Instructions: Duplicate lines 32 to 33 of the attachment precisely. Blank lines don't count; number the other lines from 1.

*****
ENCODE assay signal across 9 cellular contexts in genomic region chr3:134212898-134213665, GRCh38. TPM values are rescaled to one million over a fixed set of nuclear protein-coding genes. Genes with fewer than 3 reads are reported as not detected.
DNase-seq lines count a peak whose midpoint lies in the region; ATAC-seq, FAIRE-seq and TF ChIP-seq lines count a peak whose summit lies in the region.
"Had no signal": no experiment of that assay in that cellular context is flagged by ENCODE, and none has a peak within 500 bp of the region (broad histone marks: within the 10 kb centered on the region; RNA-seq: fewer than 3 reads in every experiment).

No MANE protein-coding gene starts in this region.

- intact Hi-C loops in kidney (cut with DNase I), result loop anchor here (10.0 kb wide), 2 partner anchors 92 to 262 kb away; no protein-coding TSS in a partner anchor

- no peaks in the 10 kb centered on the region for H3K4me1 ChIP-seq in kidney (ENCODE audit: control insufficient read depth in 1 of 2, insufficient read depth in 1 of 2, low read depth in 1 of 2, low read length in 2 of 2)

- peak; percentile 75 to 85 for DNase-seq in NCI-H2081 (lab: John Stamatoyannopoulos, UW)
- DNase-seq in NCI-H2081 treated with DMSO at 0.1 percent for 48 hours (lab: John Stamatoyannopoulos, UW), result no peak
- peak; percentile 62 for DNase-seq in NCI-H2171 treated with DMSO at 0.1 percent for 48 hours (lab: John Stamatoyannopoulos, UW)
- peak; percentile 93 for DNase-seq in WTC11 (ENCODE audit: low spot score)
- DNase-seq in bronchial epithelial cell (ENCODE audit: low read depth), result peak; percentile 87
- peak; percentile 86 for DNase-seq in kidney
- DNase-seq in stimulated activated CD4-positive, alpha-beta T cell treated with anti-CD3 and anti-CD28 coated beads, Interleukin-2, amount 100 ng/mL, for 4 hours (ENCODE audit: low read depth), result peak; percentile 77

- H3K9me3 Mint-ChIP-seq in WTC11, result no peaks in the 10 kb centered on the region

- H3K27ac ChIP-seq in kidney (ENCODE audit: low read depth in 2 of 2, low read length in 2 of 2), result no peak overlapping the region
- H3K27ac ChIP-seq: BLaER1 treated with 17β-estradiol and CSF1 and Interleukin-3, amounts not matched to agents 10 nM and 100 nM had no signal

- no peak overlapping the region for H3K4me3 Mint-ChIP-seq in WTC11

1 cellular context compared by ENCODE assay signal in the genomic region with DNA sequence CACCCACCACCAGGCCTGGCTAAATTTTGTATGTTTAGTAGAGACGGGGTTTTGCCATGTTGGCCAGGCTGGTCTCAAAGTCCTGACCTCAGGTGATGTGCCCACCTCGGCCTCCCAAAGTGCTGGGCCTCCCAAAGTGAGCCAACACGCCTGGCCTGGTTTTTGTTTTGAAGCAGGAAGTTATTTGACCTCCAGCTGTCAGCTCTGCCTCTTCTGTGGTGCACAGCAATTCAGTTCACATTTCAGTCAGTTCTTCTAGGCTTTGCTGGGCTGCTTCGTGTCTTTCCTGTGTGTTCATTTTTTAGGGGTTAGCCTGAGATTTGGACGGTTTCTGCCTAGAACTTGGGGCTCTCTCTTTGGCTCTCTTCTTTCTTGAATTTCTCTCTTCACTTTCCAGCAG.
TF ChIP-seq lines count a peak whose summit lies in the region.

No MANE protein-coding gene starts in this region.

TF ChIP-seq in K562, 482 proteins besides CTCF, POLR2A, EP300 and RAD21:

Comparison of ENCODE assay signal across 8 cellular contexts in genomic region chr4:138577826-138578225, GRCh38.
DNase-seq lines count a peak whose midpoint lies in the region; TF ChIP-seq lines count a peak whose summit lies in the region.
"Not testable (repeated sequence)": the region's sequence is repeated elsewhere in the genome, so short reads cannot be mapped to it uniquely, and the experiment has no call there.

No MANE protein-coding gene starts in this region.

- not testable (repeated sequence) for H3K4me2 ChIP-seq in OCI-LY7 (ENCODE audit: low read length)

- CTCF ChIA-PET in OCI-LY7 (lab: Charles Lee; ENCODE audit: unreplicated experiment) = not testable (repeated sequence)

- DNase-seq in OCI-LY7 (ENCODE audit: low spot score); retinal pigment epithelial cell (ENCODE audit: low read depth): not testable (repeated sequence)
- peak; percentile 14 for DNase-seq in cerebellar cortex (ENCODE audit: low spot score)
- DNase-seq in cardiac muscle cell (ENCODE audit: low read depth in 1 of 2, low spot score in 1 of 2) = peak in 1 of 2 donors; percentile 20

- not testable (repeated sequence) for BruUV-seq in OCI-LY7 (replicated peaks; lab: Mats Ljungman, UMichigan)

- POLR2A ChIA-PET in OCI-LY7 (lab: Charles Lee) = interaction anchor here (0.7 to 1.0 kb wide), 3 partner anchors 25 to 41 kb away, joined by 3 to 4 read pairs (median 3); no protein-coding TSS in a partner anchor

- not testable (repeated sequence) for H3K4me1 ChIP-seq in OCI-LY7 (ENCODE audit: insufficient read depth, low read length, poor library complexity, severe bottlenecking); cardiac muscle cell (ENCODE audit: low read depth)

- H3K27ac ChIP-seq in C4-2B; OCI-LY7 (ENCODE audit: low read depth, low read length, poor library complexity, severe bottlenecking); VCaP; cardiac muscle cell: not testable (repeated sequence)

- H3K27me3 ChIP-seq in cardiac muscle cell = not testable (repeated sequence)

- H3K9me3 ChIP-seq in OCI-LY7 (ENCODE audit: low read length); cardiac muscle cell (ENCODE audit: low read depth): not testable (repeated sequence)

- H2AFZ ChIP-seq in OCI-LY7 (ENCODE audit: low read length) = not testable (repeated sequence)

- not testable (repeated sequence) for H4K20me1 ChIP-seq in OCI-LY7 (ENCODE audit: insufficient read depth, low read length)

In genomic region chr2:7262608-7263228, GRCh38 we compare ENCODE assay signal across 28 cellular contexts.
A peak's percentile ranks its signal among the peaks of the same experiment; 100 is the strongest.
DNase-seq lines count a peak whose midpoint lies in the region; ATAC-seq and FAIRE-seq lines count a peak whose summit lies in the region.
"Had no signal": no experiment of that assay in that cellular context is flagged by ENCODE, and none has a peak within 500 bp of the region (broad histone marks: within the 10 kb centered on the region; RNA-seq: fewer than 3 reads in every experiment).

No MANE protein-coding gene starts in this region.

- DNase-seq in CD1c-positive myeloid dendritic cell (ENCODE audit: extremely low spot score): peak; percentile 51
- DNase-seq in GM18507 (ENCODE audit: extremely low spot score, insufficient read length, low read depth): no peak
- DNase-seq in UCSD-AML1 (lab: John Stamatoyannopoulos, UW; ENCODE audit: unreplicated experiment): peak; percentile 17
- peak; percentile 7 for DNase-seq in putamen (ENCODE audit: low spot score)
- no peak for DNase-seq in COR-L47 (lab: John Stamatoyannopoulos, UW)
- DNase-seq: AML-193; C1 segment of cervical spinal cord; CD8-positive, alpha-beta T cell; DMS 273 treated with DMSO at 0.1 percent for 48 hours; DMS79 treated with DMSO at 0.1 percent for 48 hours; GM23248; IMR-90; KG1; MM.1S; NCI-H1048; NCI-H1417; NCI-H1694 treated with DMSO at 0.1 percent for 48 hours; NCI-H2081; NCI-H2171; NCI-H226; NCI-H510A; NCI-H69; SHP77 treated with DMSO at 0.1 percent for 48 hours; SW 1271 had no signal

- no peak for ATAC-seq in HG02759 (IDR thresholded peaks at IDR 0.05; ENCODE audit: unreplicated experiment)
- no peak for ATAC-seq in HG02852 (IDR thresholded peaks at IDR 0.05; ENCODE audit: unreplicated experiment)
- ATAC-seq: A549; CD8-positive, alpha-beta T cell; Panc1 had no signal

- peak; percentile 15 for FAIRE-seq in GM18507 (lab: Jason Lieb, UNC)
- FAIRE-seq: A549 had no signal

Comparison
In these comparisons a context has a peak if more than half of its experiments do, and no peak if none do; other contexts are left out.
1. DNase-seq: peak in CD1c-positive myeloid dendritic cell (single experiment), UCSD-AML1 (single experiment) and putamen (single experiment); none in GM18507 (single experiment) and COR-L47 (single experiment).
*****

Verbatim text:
- POLR2A ChIA-PET in OCI-LY7 (lab: Charles Lee) = interaction anchor here (0.7 to 1.0 kb wide), 3 partner anchors 25 to 41 kb away, joined by 3 to 4 read pairs (median 3); no protein-coding TSS in a partner anchor

- not testable (repeated sequence) for H3K4me1 ChIP-seq in OCI-LY7 (ENCODE audit: insufficient read depth, low read length, poor library complexity, severe bottlenecking); cardiac muscle cell (ENCODE audit: low read depth)